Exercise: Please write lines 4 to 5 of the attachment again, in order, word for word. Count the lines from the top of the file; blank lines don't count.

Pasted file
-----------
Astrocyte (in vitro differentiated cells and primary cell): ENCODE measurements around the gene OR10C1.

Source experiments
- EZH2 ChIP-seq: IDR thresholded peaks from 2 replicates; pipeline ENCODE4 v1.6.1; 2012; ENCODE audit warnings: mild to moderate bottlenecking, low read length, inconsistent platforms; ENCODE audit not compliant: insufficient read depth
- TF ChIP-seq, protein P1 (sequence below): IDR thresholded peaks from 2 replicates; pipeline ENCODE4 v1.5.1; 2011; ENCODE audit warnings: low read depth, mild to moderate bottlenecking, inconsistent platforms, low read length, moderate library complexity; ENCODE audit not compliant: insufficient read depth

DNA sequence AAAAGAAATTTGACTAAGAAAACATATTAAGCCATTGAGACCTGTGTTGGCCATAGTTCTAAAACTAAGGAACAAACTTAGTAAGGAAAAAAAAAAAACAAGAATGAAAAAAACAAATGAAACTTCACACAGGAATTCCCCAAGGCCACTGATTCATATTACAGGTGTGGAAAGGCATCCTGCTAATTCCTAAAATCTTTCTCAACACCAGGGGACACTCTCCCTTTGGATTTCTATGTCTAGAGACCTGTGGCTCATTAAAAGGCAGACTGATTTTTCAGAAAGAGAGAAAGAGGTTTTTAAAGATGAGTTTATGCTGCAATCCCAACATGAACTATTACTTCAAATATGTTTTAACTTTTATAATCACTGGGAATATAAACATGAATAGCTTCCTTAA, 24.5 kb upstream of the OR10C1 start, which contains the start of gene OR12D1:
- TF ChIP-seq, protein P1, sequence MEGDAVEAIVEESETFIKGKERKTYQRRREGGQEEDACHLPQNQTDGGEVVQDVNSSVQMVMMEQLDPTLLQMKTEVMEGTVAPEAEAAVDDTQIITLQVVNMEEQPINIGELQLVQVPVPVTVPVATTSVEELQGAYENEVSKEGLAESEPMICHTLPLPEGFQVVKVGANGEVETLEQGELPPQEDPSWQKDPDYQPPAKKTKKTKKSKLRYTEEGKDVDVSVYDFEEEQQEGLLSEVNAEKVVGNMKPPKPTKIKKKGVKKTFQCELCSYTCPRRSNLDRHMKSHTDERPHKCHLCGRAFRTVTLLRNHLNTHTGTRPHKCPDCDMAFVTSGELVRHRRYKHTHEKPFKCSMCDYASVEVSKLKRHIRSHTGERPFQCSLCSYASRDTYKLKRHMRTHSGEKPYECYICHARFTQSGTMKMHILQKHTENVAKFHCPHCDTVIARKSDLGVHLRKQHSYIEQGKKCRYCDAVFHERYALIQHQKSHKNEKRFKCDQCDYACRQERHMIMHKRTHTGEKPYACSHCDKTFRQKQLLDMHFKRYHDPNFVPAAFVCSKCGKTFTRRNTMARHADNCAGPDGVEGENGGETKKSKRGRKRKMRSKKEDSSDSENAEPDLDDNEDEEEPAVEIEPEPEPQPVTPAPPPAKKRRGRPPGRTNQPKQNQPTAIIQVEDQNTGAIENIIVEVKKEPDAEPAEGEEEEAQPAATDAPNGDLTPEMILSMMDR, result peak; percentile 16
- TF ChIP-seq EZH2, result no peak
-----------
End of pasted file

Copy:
- TF ChIP-seq, protein P1 (sequence below): IDR thresholded peaks from 2 replicates; pipeline ENCODE4 v1.5.1; 2011; ENCODE audit warnings: low read depth, mild to moderate bottlenecking, inconsistent platforms, low read length, moderate library complexity; ENCODE audit not compliant: insufficient read depth

DNA sequence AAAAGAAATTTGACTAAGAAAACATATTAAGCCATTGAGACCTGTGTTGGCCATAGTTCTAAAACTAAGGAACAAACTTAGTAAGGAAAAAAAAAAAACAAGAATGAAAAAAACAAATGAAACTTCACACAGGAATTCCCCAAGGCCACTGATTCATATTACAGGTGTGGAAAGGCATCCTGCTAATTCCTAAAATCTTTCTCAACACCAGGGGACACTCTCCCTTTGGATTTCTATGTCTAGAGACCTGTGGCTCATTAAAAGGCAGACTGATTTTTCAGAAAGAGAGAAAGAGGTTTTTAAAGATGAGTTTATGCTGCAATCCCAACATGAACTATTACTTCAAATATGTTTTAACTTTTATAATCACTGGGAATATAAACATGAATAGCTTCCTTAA, 24.5 kb upstream of the OR10C1 start, which contains the start of gene OR12D1: